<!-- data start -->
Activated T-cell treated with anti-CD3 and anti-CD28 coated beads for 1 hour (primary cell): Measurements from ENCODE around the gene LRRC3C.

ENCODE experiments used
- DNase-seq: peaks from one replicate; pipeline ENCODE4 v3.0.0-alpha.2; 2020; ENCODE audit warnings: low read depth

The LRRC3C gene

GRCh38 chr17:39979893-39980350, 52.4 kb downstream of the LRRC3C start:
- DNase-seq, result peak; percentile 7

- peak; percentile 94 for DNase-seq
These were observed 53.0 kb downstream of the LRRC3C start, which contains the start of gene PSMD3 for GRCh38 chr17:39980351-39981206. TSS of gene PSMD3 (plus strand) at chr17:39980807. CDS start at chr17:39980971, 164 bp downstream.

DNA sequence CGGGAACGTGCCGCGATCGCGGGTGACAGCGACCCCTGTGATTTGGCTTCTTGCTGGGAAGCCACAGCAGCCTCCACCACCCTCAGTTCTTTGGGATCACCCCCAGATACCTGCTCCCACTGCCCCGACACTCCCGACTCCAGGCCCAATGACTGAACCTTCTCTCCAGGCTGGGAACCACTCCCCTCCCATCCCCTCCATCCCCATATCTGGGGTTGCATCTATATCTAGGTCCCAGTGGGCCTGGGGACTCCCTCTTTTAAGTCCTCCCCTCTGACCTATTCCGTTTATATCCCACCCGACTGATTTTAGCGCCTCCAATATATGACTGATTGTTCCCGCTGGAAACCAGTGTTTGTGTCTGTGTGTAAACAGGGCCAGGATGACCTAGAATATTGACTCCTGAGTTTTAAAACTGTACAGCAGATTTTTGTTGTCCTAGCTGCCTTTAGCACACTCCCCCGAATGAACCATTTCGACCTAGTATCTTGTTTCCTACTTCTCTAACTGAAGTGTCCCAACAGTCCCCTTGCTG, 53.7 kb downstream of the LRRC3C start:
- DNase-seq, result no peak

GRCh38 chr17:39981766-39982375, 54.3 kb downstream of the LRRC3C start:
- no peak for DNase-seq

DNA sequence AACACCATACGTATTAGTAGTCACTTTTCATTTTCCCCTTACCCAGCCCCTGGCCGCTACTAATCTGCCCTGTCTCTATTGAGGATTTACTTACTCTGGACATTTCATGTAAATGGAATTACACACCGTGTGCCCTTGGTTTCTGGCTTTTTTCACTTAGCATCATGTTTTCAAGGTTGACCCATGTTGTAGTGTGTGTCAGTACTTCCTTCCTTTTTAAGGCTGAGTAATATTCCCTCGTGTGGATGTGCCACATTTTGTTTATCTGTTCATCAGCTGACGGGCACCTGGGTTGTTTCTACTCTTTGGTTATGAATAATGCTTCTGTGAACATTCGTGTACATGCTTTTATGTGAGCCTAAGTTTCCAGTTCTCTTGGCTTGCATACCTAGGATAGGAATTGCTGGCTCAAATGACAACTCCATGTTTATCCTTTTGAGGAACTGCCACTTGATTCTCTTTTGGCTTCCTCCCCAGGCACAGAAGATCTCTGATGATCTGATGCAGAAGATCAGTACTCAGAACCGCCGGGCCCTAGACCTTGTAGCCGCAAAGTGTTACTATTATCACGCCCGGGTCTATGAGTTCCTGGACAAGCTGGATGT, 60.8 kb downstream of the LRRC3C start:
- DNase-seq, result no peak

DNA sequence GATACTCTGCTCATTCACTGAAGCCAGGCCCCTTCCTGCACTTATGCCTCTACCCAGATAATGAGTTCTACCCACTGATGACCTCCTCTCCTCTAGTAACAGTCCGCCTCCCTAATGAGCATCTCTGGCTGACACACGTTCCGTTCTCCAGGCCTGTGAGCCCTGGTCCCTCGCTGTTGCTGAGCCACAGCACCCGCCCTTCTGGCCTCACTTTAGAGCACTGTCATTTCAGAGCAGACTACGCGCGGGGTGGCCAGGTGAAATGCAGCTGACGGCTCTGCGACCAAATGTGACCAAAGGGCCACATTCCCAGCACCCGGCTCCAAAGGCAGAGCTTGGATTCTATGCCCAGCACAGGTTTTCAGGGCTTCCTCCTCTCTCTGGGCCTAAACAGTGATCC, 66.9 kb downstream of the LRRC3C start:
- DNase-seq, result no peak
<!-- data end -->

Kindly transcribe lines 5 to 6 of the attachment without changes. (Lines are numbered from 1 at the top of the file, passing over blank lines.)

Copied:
GRCh38 chr17:39979893-39980350, 52.4 kb downstream of the LRRC3C start:
- DNase-seq, result peak; percentile 7